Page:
This fun science lab project for younger students provides a basic visualization of the Earth’s layers. The students participate in creating a colorful representation of the geological layers, while learning simple facts about each section. In addition, children learn the proper way to use a compass to draw circles. For smaller hands, holding the compass point in place and spinning the paper around is often easier until the circle is completed.
*Compasses with pencils
*Red, green, orange, and yellow paper
Have your students cut out all the circles and the earth. Students will color the earth page.
Each student will glue the layers of the earth – crust on the bottom, glue the mantle in the middle of the crust, outer core in the middle of the mantle, and the inner core in the middle of the outer core.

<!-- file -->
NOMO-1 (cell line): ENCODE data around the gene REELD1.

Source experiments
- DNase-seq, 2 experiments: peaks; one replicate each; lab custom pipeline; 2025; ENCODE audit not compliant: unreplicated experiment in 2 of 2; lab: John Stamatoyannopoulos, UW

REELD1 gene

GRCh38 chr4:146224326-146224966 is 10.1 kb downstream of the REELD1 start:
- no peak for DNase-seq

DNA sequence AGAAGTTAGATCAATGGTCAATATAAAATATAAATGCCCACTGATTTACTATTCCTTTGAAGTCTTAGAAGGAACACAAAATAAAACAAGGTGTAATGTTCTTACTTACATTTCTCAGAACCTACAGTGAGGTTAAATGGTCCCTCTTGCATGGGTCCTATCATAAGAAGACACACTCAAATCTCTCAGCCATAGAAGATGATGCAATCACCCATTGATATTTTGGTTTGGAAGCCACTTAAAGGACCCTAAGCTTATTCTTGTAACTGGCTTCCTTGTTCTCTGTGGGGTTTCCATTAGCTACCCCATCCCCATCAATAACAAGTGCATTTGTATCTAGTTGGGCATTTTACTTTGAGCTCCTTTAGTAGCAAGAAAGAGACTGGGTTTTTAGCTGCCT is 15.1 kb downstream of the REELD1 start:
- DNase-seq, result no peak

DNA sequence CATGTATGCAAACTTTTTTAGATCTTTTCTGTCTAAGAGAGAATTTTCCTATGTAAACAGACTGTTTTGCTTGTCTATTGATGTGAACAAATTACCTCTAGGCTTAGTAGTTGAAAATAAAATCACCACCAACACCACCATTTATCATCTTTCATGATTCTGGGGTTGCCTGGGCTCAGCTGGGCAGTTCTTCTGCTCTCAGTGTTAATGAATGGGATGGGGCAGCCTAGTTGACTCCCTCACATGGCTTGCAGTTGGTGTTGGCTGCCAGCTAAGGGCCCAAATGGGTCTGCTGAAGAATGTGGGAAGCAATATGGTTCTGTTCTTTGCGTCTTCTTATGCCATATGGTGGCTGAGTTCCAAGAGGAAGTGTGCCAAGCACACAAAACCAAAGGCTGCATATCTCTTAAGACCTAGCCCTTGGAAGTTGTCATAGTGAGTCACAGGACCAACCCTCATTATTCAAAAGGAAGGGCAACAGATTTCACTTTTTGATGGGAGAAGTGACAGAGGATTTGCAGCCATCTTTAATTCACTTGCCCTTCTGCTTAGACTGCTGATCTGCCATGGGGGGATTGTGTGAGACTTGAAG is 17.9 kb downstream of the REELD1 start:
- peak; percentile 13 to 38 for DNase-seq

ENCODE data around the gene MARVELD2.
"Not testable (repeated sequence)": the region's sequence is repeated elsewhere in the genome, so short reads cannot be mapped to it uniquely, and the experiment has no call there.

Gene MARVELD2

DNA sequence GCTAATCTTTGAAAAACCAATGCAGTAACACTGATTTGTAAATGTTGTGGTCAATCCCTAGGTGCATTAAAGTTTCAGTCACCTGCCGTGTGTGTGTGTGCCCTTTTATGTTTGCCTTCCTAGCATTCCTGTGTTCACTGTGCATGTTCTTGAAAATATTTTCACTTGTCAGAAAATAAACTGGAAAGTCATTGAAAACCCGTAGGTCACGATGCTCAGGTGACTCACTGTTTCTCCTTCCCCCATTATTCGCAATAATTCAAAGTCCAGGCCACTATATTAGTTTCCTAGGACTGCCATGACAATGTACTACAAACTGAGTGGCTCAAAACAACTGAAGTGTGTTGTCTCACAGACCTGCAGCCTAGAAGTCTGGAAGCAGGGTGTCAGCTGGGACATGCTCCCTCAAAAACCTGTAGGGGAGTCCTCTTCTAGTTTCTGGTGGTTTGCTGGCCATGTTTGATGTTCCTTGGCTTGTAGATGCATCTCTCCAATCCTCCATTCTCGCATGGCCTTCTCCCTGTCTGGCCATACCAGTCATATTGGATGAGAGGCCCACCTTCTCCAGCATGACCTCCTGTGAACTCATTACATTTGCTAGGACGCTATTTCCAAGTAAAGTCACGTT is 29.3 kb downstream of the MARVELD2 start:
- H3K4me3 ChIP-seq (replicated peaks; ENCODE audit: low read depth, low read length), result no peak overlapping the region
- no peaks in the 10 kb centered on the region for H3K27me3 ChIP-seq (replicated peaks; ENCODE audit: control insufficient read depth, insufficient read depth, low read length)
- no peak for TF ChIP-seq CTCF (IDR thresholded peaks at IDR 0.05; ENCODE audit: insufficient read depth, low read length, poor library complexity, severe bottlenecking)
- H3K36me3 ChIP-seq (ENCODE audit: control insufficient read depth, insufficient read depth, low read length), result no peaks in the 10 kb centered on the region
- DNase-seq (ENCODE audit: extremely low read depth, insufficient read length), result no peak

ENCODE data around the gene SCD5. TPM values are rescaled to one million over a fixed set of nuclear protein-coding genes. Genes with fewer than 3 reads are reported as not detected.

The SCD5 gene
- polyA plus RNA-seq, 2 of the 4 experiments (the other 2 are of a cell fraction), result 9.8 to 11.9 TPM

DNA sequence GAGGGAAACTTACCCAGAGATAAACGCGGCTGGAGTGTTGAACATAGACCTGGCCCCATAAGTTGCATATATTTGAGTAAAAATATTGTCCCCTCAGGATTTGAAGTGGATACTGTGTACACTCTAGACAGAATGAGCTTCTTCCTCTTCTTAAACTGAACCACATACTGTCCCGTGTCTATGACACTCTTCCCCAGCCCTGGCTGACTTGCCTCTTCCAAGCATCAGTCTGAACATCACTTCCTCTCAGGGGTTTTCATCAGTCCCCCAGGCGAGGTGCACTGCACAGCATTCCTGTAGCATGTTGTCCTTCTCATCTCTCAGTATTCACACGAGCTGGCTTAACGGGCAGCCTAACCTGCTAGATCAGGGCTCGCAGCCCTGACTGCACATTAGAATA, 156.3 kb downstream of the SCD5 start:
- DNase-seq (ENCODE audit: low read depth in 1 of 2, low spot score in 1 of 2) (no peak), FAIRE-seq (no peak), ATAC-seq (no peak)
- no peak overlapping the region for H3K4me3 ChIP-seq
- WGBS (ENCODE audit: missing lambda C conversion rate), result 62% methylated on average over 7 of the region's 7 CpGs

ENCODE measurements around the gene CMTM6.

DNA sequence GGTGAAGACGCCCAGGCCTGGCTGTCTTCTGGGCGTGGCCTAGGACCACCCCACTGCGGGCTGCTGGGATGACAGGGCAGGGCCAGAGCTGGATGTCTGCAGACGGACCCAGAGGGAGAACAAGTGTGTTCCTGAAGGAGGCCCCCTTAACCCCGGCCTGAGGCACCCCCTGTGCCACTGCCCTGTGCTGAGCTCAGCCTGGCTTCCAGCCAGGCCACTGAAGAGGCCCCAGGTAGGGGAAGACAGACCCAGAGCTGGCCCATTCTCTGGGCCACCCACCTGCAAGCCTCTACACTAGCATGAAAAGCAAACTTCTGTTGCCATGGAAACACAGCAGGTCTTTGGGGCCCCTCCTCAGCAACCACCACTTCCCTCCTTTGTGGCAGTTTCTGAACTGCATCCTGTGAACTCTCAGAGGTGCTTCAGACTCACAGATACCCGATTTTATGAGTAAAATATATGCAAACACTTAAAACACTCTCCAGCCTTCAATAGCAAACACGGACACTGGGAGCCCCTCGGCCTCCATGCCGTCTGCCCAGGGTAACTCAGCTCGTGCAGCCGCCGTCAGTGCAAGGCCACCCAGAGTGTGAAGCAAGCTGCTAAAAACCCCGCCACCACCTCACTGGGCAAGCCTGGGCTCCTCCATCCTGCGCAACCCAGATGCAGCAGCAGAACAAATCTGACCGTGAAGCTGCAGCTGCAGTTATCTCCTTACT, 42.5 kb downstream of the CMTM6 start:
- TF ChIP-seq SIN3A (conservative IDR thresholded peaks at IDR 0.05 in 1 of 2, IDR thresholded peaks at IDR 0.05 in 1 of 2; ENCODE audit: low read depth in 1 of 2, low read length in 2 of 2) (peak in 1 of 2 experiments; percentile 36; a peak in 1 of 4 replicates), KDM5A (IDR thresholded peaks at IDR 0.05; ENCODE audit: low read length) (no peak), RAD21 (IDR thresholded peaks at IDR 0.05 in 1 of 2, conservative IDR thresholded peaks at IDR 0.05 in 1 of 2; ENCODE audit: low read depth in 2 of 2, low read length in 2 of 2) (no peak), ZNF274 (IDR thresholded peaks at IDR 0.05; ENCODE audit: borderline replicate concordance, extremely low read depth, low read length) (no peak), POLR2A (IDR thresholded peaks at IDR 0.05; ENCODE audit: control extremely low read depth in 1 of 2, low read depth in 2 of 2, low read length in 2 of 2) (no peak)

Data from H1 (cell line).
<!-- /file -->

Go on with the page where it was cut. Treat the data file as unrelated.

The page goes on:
I used a little glue to glue the earth cover on the left side of the colored layers. Students can flip open the earth cover to reveal the layers.
On each layer, I wrote the name and how thick each is. If you teach your students about it, you can even have them write the temperature or properties of each layer.
You can discuss the properties of each layer as student cut/glue or you can provide them with the following information:
Start with the inner core and cut out the smallest circle. The inner core, the center of the Earth consists of hot metals, mainly iron.
Next in size in the cutouts is the circle for the outer core. Made up of mainly iron and nickel, this layer is so hot — up to 9000 degrees Fahrenheit, that the metals are liquefied.
The third circle represent the mantle layer. Although made up of rock, the mantle shifts by moving slowly. This movement is what causes earthquakes, volcanoes and the formation of mountains.
This is where we live, the top of which we call “the ground.” The crust is made up of various rocks, minerals, sand and soil and ranges from five to approximately 25 miles in thickness. Represent this layer with the largest circle.